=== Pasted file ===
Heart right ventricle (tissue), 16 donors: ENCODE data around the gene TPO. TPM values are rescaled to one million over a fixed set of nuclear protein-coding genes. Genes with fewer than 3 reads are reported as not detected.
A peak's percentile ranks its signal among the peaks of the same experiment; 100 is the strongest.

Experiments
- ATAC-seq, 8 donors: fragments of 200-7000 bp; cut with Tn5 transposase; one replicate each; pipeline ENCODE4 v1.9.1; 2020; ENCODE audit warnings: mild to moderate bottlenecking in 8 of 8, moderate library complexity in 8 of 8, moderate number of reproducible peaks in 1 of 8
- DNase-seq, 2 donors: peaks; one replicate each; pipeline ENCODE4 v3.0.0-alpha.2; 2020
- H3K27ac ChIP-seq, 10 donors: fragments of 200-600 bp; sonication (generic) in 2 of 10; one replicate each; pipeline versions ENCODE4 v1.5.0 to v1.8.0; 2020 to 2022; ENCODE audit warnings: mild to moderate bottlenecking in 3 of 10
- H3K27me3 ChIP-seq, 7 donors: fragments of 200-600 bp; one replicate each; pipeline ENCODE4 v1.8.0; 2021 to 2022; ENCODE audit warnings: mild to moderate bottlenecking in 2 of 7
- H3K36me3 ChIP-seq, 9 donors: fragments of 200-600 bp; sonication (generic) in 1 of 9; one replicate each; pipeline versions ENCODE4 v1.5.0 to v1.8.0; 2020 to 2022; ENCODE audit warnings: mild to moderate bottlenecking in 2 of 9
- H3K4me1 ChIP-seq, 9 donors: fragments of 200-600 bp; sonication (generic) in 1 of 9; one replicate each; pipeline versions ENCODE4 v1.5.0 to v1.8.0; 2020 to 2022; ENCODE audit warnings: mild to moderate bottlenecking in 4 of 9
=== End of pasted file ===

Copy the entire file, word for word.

Heart right ventricle (tissue), 16 donors: ENCODE data around the gene TPO. TPM values are rescaled to one million over a fixed set of nuclear protein-coding genes. Genes with fewer than 3 reads are reported as not detected.
A peak's percentile ranks its signal among the peaks of the same experiment; 100 is the strongest.

Experiments
- ATAC-seq, 8 donors: fragments of 200-7000 bp; cut with Tn5 transposase; one replicate each; pipeline ENCODE4 v1.9.1; 2020; ENCODE audit warnings: mild to moderate bottlenecking in 8 of 8, moderate library complexity in 8 of 8, moderate number of reproducible peaks in 1 of 8
- DNase-seq, 2 donors: peaks; one replicate each; pipeline ENCODE4 v3.0.0-alpha.2; 2020
- H3K27ac ChIP-seq, 10 donors: fragments of 200-600 bp; sonication (generic) in 2 of 10; one replicate each; pipeline versions ENCODE4 v1.5.0 to v1.8.0; 2020 to 2022; ENCODE audit warnings: mild to moderate bottlenecking in 3 of 10
- H3K27me3 ChIP-seq, 7 donors: fragments of 200-600 bp; one replicate each; pipeline ENCODE4 v1.8.0; 2021 to 2022; ENCODE audit warnings: mild to moderate bottlenecking in 2 of 7
- H3K36me3 ChIP-seq, 9 donors: fragments of 200-600 bp; sonication (generic) in 1 of 9; one replicate each; pipeline versions ENCODE4 v1.5.0 to v1.8.0; 2020 to 2022; ENCODE audit warnings: mild to moderate bottlenecking in 2 of 9
- H3K4me1 ChIP-seq, 9 donors: fragments of 200-600 bp; sonication (generic) in 1 of 9; one replicate each; pipeline versions ENCODE4 v1.5.0 to v1.8.0; 2020 to 2022; ENCODE audit warnings: mild to moderate bottlenecking in 4 of 9